where A FIG. 12 is a flowchart 1200 for a technique to solve the system (I+∝ The technique of FIG. 12 builds up a stored set of matrix-vector products ap In step FIGS. 11A-B depict a flowchart In step 1) solve for ΔV
where P 2) given ΔV Thus, FIG. 11 provides an efficient finite-difference technique for obtaining a PSS solution, having a computational cost that grows approximately in a linear fashion with the number of nodes in the circuit. As noted above FIG. 1E depicts another generic circuit where Λ Using λ where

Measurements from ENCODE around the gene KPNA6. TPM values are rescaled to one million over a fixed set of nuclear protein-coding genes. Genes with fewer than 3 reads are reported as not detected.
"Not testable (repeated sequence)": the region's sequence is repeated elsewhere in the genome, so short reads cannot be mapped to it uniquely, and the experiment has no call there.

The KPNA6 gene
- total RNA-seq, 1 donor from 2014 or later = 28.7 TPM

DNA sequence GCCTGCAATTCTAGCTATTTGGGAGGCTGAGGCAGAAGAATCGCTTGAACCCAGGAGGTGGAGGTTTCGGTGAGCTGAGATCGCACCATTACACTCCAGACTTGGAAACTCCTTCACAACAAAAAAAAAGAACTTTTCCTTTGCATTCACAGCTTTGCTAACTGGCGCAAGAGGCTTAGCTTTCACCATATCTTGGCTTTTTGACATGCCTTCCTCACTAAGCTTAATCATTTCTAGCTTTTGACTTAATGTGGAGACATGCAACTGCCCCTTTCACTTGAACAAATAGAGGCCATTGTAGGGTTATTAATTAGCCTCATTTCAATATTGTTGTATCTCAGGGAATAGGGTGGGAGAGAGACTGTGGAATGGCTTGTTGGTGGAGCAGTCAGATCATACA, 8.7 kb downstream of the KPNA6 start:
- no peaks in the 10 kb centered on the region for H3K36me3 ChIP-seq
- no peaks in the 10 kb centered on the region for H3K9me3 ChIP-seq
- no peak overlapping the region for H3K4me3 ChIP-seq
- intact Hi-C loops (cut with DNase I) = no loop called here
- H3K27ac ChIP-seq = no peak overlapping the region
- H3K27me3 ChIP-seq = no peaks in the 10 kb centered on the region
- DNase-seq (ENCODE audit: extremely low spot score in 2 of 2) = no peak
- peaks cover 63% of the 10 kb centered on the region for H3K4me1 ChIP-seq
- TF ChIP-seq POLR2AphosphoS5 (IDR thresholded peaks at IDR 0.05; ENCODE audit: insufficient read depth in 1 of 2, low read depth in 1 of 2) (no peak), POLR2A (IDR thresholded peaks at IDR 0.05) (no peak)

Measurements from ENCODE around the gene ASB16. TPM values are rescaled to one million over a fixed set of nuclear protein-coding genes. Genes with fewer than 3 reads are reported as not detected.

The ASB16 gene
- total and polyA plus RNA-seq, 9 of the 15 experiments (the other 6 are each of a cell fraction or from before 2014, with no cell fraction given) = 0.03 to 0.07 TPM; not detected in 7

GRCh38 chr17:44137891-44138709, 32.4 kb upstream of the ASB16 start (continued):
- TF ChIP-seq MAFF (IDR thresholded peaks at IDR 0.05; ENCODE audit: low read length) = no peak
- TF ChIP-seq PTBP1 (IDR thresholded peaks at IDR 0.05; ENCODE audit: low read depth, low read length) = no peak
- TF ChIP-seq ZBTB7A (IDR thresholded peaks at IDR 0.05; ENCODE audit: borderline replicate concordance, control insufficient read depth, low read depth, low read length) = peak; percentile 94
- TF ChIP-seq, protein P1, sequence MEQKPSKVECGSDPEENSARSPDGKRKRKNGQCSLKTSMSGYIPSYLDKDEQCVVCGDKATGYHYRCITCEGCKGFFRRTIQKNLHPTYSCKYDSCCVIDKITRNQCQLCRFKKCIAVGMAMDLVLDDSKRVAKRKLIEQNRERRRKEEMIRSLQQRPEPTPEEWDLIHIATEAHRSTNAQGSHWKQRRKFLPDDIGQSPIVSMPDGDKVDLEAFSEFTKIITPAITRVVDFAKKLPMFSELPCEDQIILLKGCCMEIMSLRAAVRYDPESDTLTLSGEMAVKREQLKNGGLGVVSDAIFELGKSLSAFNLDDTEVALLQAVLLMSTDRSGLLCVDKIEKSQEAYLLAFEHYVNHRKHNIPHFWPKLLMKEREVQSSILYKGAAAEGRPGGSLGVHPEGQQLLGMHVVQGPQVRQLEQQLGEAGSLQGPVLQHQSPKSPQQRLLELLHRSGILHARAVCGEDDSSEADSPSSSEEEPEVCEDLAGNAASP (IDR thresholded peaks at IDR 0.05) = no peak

In order to make the analysis of equation (14) computationally tractable, the Fourier coefficients V where Λ Given the set of J=2K+1 Fourier coefficients (V( FIG. 13 is a flowchart The first way to determine samples of v(t) at times (η The second way of obtaining sample values at times (η The samples for the times (η In conclusion, the present invention provides efficient techniques for steady-state and small signal analysis having a computational cost that is approximately linear in the number of circuit nodes. These techniques are, thus, practical for large circuits that cannot be feasibly handled by prior art techniques having a computational cost that grows with the third power of the number of circuit nodes. The above description is illustrative and not restrictive. For example, the backward-Euler discretization technique used herein could be replaced with higher-order integration methods. In addition, the invention is not limited to the particular Krylov techniques discussed herein, or even to the class of Krylov techniques, but rather could be used with any iterative technique for solving a linear system Ax=b that does not require the value of the matrix A but rather only the value of the product of A with a vector. Furthermore, the invention is equally applicable to various techniques, other than nodal analysis, for generating systems of differential equations, such as modified nodal analysis, sparse tableau and state equation techniques. The scope of the invention should, therefore, be determined not with reference to the above description, but instead should be determined with reference to the appended claims along with their full scope of equivalents. Patent Citations